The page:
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    1. Hmmm, did your blister beetles come here, Suzie? I've noticed some damage on my potato leaves too, but haven't seen the beetles on them yet. Grasshopper eggs, yes, we have grasshoppers; they were a plague a couple of years ago. Maybe - silver lining here - maybe the blister beetles will eat all the grasshopper eggs, so I'll have no grasshoppers next year and the blister beetles will move on! I'm sorry about the rabbits eating all your green beans.

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  4. Your life sounds peaceful although I'm sure it isn't always easy living on a homestead. Thanks for sharing your experience with us at #overthemoon and have a lovely day.

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  5. Bugs and egg-nappers are so frustrating! I'm glad other things are going well! Have a great week!
    Anne

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    1. They are, Anne! Thank you, and hope you have a great weekend.

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  6. I'm sorry you lost so many of your Rhode Islands, they are beautiful birds. We were worried about combining flocks ourselves, but we never really got the chance as the dogs took care of it all for us. We are at our legal limit now (eight, I live in city limits), so it will be a couple years before we need to worry about that again. Thanks for sharing on the #WasteLessWednesday blog hop!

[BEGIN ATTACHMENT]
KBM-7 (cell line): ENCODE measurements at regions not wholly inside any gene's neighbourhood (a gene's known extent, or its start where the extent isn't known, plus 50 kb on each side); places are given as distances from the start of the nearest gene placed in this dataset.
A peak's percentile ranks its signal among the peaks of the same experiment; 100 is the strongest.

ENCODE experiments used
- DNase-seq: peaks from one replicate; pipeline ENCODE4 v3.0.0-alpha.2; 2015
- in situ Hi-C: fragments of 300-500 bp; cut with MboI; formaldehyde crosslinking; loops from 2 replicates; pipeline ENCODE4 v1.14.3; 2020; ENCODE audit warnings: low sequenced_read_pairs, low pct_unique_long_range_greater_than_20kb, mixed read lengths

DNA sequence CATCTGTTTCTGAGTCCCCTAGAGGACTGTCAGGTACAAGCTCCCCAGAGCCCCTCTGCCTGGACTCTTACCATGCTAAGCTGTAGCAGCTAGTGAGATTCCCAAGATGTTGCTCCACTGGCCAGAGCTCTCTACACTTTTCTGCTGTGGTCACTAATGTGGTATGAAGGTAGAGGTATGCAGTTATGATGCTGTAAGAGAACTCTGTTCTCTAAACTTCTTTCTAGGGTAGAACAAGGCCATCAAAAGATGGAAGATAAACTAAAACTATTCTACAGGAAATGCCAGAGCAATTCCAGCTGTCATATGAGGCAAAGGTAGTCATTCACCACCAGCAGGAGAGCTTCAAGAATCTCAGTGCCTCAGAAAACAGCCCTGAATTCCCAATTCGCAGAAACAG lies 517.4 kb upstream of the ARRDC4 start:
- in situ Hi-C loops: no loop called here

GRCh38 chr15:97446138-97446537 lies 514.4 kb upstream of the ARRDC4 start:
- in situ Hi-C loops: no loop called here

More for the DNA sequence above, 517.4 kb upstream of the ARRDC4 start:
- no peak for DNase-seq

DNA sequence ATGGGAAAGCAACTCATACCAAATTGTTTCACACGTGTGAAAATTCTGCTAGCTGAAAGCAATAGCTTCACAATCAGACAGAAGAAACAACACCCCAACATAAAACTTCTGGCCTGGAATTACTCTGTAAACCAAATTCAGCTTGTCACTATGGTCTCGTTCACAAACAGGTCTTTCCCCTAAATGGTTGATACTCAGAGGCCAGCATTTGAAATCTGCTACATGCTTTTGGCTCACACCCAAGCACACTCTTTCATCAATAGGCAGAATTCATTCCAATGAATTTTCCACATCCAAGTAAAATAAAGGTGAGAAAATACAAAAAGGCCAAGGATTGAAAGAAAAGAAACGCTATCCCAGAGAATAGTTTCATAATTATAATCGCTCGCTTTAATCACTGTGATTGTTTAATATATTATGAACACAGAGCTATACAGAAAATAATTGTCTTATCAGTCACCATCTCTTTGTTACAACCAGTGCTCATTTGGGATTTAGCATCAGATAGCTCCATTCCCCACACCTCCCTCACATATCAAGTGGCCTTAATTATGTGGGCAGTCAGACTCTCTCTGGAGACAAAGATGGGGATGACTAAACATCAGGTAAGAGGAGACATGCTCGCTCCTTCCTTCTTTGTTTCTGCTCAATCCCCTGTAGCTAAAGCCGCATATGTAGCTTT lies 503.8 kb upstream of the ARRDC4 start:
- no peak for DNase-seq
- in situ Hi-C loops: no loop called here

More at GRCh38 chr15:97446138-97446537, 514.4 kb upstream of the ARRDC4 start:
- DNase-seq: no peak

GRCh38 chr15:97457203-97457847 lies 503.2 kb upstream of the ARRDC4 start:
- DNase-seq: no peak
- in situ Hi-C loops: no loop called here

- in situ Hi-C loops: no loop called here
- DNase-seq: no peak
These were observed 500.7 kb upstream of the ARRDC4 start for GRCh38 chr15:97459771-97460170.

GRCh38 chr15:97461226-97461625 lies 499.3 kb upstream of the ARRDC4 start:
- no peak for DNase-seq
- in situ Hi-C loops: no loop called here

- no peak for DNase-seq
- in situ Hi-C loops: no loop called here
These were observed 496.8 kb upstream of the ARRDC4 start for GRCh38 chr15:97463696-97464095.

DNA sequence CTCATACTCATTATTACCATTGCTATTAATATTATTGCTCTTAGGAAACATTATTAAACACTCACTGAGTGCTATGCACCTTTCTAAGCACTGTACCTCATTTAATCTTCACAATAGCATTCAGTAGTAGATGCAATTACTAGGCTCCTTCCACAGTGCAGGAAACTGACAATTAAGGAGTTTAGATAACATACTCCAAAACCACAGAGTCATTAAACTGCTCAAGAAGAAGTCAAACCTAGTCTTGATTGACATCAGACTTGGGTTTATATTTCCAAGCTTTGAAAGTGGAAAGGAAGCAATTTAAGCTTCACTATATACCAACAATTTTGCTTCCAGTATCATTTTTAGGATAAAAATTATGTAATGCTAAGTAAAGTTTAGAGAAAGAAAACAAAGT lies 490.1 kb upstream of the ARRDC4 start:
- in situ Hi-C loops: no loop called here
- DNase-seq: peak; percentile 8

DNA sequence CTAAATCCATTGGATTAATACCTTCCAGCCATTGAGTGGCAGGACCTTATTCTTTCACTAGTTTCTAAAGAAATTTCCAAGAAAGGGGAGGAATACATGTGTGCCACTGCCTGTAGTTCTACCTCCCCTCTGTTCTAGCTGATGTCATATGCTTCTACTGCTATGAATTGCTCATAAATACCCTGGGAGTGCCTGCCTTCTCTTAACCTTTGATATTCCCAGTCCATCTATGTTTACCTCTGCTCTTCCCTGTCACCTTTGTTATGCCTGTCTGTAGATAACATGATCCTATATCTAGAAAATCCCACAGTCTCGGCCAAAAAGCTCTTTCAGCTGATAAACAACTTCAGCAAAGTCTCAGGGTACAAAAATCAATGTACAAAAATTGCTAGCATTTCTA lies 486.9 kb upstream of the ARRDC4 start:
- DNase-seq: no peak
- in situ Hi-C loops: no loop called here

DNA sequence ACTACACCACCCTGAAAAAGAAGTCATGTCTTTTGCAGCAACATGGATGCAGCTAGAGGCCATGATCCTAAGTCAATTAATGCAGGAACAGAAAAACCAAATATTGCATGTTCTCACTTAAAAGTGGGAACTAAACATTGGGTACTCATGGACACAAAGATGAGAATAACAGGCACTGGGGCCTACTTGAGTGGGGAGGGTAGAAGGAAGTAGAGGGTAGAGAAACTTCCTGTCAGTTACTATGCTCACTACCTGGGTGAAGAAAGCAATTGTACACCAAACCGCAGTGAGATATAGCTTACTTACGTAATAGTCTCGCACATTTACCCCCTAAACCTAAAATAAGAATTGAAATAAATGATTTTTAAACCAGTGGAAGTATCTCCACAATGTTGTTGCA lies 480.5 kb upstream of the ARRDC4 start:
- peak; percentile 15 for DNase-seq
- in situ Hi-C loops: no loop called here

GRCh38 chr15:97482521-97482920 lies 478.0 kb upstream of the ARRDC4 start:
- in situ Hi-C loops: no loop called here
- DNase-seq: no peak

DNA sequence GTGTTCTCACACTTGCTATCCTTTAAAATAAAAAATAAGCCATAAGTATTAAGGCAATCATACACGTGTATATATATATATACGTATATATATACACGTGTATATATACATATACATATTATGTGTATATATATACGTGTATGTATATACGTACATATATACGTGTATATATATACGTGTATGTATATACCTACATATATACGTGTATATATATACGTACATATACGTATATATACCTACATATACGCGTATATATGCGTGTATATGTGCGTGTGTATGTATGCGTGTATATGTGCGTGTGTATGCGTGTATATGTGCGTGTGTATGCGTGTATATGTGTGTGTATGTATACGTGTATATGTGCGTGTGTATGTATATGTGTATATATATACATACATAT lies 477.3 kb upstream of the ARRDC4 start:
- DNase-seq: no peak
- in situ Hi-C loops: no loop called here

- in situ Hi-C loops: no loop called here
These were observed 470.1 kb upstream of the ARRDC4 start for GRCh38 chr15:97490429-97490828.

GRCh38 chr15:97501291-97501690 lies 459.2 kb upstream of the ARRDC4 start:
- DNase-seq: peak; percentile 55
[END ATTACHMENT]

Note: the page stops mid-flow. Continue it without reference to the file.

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    1. I'm sorry you lost your chickens to the dogs. Hopefully it will go smoother next time.

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  7. Just read your blog about eggs being eaten. Last summer was the 1st time we experienced that.....even though our chicken yard is double fenced with 1" chicken wire and 2 X 4 non climb. That happened for a few weeks before we found a 4ft. gopher snake in one of the nesting boxes. Shocked me! Our son charmed him out of there and we then put 1/2" chicken wire 3ft. up around the pen. Not fun fencing a 30' by 70' yard. Haven't had any problems since then. Patty Mc

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    1. It also shocks me to find one, Patty. The "startle factor" is the worst part about snakes, if you ask me. I've truly considered layering 1/4" hardware cloth or even screen on the duck coop door where I think that snake was getting in, but putting it around the bottom half of my chicken run would be "not fun" and expensive just like you said. I'm glad you haven't had any problems since doing that; I might have to bite the bullet and do it.

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  8. Joanne8:09 PM

    I cut blister beetles in half with scissors that way I don't have to touch them.